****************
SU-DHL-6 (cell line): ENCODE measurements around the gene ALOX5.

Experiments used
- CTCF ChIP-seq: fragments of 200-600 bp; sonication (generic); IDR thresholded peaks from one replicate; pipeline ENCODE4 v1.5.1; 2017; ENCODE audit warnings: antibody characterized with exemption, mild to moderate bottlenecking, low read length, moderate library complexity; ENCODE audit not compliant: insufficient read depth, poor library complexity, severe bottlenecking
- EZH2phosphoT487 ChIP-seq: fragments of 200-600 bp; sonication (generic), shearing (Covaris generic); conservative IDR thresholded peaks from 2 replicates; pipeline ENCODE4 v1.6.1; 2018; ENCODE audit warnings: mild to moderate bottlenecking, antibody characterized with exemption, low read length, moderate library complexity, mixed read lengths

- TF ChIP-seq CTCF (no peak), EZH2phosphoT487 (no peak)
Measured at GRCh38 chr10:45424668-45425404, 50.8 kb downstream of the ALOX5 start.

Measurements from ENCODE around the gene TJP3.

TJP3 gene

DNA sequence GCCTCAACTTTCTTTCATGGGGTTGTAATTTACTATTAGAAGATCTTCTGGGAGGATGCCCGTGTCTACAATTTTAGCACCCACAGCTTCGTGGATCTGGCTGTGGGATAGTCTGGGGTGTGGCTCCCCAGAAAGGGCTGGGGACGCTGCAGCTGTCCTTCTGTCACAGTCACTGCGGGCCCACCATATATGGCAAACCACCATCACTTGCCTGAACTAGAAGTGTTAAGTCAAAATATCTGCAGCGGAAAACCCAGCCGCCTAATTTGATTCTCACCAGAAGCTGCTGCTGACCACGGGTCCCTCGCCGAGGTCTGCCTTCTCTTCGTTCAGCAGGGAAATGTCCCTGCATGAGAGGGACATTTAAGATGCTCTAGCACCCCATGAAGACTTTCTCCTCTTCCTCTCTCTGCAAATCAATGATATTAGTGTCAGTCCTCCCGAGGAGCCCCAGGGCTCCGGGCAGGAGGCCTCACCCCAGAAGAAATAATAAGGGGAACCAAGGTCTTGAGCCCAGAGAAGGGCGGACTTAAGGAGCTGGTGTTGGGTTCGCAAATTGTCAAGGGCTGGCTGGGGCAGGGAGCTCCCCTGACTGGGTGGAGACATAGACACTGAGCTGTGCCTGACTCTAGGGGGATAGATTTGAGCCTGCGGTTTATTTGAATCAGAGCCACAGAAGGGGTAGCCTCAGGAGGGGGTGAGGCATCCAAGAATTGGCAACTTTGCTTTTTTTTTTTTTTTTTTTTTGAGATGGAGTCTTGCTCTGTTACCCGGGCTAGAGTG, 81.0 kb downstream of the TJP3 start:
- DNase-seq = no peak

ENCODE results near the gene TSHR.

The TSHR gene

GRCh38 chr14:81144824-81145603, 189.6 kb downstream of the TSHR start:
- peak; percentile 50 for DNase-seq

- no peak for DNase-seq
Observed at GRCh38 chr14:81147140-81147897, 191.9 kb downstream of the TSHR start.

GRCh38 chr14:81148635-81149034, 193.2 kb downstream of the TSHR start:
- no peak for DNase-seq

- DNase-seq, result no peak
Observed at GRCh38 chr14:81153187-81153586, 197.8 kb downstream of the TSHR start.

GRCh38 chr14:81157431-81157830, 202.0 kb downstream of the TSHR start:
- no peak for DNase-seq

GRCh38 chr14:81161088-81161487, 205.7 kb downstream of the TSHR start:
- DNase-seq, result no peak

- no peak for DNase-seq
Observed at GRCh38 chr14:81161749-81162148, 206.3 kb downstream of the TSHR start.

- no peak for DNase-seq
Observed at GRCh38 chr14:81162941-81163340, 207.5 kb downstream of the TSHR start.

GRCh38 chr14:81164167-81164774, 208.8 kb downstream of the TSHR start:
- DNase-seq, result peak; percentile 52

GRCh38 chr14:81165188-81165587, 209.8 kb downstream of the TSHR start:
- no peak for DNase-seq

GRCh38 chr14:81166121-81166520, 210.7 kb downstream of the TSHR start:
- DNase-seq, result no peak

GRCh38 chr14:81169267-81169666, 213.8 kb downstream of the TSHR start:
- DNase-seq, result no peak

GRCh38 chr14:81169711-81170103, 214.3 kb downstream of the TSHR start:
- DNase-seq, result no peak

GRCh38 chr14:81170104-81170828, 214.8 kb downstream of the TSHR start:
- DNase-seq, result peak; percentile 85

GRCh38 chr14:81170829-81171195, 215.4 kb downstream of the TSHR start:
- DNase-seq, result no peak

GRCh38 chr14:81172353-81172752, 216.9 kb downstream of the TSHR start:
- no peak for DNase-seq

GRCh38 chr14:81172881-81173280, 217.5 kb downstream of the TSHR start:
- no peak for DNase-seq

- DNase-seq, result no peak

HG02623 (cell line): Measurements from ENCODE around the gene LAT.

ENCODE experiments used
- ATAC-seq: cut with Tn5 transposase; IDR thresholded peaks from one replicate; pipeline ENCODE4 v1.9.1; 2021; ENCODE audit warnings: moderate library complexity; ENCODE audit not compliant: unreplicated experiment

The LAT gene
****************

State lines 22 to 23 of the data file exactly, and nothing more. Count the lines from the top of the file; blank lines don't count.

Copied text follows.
- no peak for DNase-seq

GRCh38 chr14:81161088-81161487, 205.7 kb downstream of the TSHR start: